Monday, March 16, 2009

Contrition, Consideration, Communication

Monday was one of those days where things come in threes.

We had only the one walk. Got up at 6 and waited for daylight to arrive so that we could get out walking. The temperature was 4 degrees on our return, no wonder it felt so cold as we set off. Still, it encouraged us to step out, if only to get warm. So much did we step out, that the whole walk was completed in 15 minutes less than Sunday.

The whole point of doing this so early was that we needed to be back, showered, packed, and everything stowed in the car in time for us to check out of our room by 10 a.m. The shower bit was where things started to go wrong. I was standing there, in the accustomed position slightly outside the stream of water from the shower head (I hate cold water), wearing nothing but an increasingly bemused expression, while the emerging water stayed as cold as the air outside. Gay went to reception. “Have it fixed in one minute,” was the confident reply. Ten minutes later she went to reception again. “That didn't work, I'll have to send for the boss.” Meanwhile I am sitting there like a lemon, wearing little more than the bemused expression. We kept trying the taps. It took another trip to reception before we were told the problem was fixed. No apology. No knock on the door to tell us the heater was now fixed. Customer service.

That was number one. The third was when we eventually managed to leave Hanmer, several hours later (all will become clear) and stopped at Culverden for a spot of lunch. A date scone for me (not up to the world-class standard of the two places I have recommended, in Clyde and Christchurch), a couple of drinks, and a soup for Gay. Everything but the soup arrived. We sat and sat, and eventually asked where it was. The woman behind the counter said she would see, went into the kitchen, and it immediately appeared. Obviously they had forgotten, but no apology, not even a smile. Red Post Cafe, Culverden. Won't go there again.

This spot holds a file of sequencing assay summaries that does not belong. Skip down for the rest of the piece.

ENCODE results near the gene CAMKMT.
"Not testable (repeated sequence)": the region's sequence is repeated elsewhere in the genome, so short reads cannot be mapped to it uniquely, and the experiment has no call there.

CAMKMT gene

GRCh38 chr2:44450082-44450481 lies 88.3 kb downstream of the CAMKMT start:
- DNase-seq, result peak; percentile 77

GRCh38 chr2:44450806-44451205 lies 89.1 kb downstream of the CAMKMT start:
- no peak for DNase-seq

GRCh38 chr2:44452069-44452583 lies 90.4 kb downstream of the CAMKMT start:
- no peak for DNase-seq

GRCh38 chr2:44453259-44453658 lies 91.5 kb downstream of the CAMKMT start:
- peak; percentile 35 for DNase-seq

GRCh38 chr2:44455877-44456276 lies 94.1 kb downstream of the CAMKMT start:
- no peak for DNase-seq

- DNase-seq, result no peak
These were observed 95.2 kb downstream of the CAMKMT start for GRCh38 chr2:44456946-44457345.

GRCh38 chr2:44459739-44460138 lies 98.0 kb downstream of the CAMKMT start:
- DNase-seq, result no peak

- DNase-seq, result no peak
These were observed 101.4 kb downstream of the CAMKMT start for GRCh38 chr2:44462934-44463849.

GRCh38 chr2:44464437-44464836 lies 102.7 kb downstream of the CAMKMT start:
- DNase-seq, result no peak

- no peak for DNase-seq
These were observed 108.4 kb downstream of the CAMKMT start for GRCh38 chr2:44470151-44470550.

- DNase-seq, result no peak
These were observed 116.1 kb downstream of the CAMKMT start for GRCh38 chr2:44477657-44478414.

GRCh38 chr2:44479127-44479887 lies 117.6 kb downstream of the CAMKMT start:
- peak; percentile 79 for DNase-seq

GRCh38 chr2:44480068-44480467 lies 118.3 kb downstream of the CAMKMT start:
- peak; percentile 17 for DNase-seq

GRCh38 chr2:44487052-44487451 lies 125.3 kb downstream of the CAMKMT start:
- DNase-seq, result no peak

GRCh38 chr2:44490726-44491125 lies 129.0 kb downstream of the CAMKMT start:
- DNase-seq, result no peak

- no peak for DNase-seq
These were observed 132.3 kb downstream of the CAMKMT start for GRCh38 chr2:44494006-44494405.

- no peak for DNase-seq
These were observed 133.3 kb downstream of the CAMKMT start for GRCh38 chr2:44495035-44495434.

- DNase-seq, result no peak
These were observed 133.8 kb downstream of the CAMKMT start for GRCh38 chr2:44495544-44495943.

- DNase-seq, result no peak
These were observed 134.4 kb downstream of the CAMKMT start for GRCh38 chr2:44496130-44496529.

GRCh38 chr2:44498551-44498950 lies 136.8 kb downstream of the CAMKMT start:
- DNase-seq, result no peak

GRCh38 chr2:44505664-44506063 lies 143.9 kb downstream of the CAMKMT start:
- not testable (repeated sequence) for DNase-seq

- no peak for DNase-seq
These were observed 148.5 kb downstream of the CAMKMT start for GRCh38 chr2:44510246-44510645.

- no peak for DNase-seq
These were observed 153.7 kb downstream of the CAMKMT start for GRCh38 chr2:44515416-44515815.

Back to number two hiccup of the day. After checking out of the motel we drove into town for a coffee, which was very nice. We walked back to the car and found a note on the windscreen. “So sorry, but we touched the front of your car with our campervan.” We were looking for some minor scrape on the front bumper when Gay noticed the front wing, which was caved in above the wheel. About $1000 worth of damage, we were later told. The German couple with the campervan had managed to do this while parking and had left the note saying they would then be in the thermal pools for an hour and a half.

We had them tannoyed for. They were very nervous and amazed to find that we were not furious. They started to tug on their clothes but we said we would meet them in an hour to exchange insurance details, et cetera. Which we duly did. Everything was settled very amicably. We parted on good terms and had a bit of a jokey time when we encountered them later in the day at the Mudhouse Waipara Winery (excellent).

The difference between these three incidents, and the fact that we were more annoyed by the water incident and the missing soup than by some very inconvenient and expensive damage to our car? The fact that the German couple owned up and left a note, while the two businesses had such a “take it or leave it” attitude and did not keep us informed.

It is a fact supported by much data that, while a satisfied customer is a good advert and a dissatisfied customer obviously the opposite, if you go out of your way to correct matters for the dissatisfied customer (including the magic words contrition,consideration and communication) he will then be, by a very large margin, a better ambassador for you than the one who was satisfied in the first place.

As in business, so in life.

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